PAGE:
|Publication number||US4926316 A|
|Application number||US 06/933,071|
|Publication date||May 15, 1990|
|Filing date||Dec 17, 1986|
|Priority date||Sep 29, 1982|
|Publication number||06933071, 933071, US 4926316 A, US 4926316A, US-A-4926316, US4926316 A, US4926316A|
|Inventors||Paul A. Baker, Gary L. Marten|
|Original Assignee||Apple Computer, Inc.|
|Export Citation||BiBTeX, EndNote, RefMan|
|Patent Citations (28), Non-Patent Citations (6), Referenced by (17), Classifications (9), Legal Events (5)|
|External Links: USPTO, USPTO Assignment, Espacenet|
This is a continuation of application Ser. No. 426,869 filed Sept. 29, 1982.
1. Field of the Invention.
The invention relates to the field of computer memories and units for managing the contents of such memories.
2. Prior Art
In most computers, a central processing unit (CPU) communicates directly with both an address bus and a data bus. These buses are coupled to a main memory (or main memory systems) in addition to numerous other items such as input/output ports, specialized processors, DMA units, etc. The main computer memory is often the most expensive component of the computer, particularly when compared to the price of currently available microcomputer CPUs such as the 8080, 8086, 6800 and 68000. Thus, it is important to efficiently utilize the computer's main memory.
Memory management units (MMUs) are used in the prior art to provide efficient utilization of the computer's main memory. These units perform housekeeping functions such as remapping, etc. Often, an MMU includes a memory which stores a data relocation base The higher order bits of the logical address from the CPU are used to address the MMU's memory. These bits from the CPU's standpoint, for instance, select a segment of the main memory. The selected CPU segment number is replaced by a new number from the MMU's memory and effectively, a relocation occurs between the logical address from the CPU and the physical address used to access the main memory.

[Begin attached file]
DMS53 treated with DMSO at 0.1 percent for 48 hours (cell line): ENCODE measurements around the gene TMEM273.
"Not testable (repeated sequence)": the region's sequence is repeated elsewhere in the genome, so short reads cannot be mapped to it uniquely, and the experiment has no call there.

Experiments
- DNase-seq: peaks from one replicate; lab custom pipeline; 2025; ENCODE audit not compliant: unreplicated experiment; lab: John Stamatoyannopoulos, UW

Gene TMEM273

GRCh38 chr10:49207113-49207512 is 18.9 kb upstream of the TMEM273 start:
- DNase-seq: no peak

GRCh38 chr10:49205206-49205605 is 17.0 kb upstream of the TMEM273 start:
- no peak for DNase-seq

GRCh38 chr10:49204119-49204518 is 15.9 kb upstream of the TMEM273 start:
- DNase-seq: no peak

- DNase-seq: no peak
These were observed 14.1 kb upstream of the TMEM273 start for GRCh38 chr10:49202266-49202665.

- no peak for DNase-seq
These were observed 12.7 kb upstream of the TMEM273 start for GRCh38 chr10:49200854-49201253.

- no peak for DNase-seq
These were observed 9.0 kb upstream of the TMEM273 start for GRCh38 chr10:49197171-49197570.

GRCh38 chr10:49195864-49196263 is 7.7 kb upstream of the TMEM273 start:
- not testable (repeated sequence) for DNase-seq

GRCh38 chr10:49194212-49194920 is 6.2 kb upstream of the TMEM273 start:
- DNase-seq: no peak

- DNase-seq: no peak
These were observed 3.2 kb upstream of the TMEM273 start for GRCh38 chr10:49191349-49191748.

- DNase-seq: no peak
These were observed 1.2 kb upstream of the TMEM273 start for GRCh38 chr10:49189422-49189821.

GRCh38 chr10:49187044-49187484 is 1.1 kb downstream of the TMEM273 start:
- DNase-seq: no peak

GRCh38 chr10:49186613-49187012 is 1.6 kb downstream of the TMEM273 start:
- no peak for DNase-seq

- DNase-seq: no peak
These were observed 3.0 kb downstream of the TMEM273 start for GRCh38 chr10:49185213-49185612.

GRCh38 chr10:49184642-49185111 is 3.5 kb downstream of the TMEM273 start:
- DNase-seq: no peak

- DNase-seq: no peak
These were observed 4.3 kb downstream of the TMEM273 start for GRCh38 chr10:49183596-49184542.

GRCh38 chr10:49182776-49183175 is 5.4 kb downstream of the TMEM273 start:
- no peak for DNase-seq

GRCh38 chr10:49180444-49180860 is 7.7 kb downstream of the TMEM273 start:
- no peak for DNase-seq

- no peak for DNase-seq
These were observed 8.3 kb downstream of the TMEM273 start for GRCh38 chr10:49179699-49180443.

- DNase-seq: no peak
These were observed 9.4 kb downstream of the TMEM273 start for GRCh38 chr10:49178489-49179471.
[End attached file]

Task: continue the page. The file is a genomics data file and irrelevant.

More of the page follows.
Another function performed by prior art MMUs is to check addresses from the CPU to verify that they fall within certain ranges. A limit number stored in the MMU's memory is compared with lower order bits of the logical address (for example, the page offset) to assure that the page offset falls within a predetermined address range of the selected segment number. This prevents, by way of example, the accidental reading of "data" from memory locations where data has not been placed.
The present invention builds upon those prior art MMUs which provide a relocation base and address range verification. As will be seen, the MMU's memory is expanded in one direction to store signals representing the nature of information stored in the main memory. This is used to control access of the main memory and, by way of illustration, prevents accidental writing into programs and user access to operating systems. The MMU's memory is expanded in another direction so that overlapping memory management is provided. This allows several different processes (program and data) to be run by the computer without reprogramming the MMU memory.
An improved memory management unit (MMU) is described for use with a computer which includes a central processing unit (CPU) and a main memory. The MMU includes a relocation base and when receiving first address signals from the CPU, provides second address signals for accessing the memory. The MMU also includes storage means for receiving and storing signals representative of the types of information stored in locations in the main memory. Accessing means are provided for accessing these stored signals when the corresponding locations are accessed in the main memory. The stored signals from the storage means are coupled to the main memory to, for example, limit access of certain types of data in the memory such as operating systems. The signals may be also used to permit reading-only of programs, and reading and writing of data.
In the presently preferred embodiment, the storage means is an integral part of the MMU's memory. The MMU's memory has four times the capacity than is needed to provide relocation base numbers and limit numbers for the entire main memory. As will be described, this additional capacity permits a form of "bank switching" and allows different processes to be run on the computer without reprogramming of the MMU memory.
FIG. 1 is a general block diagram illustrating a central processing unit, memory management unit (MMU) and main memory and their interconnections in a computer.